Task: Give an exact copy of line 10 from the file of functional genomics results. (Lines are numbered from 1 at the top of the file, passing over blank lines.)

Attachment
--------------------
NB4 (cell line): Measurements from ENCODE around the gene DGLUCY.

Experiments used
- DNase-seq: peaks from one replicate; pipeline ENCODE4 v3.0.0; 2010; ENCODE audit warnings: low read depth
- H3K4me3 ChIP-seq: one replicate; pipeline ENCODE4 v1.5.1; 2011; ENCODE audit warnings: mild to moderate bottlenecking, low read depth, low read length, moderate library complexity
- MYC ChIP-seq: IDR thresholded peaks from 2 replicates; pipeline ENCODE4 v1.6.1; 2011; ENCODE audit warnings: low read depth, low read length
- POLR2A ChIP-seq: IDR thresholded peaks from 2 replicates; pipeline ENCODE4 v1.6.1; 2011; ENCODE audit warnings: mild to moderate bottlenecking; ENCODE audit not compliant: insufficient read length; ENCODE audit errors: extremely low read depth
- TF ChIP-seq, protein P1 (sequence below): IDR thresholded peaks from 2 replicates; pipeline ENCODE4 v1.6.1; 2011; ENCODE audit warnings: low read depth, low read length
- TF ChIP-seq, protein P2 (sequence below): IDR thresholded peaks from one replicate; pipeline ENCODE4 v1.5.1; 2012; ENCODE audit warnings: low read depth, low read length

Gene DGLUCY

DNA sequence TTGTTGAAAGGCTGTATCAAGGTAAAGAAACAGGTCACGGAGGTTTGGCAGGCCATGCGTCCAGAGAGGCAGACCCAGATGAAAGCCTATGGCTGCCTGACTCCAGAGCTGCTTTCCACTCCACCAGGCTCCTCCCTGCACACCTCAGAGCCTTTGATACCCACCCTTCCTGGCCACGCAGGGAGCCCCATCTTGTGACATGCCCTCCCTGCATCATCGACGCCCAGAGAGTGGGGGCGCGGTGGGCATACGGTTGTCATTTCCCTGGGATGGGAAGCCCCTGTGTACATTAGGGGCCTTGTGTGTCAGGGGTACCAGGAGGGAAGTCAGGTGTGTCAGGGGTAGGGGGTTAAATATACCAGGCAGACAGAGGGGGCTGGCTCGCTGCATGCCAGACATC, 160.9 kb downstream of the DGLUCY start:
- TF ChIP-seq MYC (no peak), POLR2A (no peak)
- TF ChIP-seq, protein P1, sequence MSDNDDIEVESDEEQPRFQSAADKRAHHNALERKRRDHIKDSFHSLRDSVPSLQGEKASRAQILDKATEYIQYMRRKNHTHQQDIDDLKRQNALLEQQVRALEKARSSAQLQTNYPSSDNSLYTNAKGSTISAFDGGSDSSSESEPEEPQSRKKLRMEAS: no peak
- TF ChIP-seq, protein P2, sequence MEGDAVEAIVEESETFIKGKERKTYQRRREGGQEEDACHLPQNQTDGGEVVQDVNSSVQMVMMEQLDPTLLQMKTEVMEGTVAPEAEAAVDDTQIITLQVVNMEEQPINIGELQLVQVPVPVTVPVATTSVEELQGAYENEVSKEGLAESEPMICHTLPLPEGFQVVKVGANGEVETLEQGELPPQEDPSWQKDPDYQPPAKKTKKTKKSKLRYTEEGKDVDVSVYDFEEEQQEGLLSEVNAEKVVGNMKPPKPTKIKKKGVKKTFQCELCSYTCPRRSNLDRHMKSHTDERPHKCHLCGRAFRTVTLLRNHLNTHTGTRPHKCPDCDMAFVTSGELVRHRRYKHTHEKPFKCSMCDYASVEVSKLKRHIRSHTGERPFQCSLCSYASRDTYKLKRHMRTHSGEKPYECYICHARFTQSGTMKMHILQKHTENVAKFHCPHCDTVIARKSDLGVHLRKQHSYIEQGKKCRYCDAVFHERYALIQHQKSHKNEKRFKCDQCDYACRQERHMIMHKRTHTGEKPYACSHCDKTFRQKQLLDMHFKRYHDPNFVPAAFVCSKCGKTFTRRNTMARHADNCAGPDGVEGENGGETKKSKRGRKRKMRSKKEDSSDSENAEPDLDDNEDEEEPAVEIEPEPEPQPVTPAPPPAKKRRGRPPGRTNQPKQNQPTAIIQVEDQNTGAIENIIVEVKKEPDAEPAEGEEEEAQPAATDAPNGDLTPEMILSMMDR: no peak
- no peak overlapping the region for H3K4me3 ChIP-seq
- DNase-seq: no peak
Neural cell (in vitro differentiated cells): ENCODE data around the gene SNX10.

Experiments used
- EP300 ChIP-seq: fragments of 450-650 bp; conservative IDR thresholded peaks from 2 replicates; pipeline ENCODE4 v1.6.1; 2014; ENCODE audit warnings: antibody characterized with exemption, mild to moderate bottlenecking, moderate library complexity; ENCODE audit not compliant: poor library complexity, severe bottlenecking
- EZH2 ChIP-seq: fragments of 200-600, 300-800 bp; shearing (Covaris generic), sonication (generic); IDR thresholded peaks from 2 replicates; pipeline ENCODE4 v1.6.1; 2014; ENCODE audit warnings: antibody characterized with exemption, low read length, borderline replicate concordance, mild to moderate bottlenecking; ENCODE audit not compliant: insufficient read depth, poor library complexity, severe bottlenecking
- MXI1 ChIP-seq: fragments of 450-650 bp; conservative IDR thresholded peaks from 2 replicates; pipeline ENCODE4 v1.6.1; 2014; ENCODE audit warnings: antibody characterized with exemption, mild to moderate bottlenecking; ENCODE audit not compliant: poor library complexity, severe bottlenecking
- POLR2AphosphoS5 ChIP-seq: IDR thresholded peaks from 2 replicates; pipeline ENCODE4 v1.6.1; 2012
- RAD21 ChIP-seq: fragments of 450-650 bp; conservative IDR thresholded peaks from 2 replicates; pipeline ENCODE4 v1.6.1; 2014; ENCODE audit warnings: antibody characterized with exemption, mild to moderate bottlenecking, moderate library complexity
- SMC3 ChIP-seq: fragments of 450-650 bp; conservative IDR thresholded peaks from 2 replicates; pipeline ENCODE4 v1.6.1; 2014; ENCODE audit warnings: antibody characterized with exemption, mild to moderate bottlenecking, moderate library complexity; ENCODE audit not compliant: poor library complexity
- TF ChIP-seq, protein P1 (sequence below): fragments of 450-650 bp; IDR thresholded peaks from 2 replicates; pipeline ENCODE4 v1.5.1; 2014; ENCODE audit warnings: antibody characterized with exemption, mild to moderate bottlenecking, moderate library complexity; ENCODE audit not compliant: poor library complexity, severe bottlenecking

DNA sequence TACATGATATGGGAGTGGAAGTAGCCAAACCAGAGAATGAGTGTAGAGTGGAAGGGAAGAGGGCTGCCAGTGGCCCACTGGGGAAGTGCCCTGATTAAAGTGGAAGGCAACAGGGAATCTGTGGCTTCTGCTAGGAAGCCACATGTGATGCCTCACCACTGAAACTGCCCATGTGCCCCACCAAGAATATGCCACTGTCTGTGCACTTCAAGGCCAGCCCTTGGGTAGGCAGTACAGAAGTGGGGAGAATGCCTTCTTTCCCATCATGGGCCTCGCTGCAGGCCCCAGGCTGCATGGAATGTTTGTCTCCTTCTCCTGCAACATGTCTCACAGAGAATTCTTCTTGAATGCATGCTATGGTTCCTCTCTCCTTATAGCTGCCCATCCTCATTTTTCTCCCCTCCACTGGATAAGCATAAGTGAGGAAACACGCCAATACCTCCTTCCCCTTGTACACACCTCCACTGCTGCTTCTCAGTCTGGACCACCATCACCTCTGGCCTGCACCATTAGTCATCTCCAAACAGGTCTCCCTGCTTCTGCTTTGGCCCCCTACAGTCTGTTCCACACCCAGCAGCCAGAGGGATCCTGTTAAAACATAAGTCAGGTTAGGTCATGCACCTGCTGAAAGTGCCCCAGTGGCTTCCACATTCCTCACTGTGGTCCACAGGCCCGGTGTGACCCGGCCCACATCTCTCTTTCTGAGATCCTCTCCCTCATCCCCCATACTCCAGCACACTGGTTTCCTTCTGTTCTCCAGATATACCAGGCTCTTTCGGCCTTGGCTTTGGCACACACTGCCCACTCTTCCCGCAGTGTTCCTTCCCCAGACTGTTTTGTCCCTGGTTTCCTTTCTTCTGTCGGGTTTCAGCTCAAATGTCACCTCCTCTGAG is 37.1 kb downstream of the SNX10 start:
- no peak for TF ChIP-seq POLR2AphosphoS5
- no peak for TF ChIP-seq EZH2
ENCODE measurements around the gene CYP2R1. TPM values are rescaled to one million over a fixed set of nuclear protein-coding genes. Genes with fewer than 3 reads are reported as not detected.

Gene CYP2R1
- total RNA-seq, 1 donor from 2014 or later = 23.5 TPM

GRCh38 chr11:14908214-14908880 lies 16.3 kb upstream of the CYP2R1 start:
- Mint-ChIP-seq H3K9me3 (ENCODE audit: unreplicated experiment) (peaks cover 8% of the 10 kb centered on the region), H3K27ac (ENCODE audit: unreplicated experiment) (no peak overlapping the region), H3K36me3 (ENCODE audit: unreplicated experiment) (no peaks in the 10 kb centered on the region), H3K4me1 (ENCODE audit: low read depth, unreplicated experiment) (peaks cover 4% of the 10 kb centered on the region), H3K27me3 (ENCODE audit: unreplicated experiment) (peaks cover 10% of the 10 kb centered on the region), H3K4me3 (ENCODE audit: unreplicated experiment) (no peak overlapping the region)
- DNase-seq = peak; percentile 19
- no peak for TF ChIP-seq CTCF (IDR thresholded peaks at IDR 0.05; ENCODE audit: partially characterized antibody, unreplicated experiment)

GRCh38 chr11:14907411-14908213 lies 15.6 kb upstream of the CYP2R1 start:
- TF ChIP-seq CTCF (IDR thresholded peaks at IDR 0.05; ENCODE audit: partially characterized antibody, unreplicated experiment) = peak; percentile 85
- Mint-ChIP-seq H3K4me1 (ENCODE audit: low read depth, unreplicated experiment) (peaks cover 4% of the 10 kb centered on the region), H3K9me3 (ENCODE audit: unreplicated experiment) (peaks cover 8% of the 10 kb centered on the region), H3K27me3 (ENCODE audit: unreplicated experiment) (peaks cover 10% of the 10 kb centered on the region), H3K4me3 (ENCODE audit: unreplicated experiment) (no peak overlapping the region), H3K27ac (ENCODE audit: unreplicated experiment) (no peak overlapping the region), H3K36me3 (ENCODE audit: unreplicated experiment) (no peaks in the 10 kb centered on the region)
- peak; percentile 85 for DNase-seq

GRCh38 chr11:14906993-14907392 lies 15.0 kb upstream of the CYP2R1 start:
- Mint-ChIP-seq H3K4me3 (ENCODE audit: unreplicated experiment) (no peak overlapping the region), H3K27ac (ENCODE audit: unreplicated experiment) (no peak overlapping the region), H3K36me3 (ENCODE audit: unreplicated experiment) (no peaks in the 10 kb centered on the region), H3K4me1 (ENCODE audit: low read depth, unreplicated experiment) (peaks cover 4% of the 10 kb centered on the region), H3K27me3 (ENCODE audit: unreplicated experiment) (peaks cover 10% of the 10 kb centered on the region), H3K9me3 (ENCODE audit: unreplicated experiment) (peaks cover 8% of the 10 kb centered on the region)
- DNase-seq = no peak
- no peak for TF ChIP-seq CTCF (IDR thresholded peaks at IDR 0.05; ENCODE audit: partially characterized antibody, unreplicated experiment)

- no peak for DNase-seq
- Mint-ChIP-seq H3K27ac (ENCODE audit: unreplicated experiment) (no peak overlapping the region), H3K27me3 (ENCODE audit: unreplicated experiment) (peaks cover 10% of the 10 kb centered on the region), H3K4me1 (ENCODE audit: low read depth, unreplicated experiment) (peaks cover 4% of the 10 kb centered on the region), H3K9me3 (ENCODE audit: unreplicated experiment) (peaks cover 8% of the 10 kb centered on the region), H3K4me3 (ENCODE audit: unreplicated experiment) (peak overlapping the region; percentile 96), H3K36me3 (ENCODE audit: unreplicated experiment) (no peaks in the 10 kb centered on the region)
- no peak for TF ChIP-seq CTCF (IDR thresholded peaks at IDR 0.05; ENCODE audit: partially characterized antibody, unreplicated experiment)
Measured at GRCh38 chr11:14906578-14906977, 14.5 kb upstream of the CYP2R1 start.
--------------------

DNA sequence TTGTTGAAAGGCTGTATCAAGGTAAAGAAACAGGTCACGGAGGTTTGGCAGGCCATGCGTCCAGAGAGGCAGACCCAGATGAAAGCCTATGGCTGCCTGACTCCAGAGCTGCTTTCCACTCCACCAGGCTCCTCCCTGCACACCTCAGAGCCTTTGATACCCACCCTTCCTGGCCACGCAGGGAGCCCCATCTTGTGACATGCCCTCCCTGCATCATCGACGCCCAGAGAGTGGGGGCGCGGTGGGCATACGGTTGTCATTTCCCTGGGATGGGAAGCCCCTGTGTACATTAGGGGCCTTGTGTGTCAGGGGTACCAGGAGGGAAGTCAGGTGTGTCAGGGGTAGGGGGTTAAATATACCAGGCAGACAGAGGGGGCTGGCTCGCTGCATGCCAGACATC, 160.9 kb downstream of the DGLUCY start: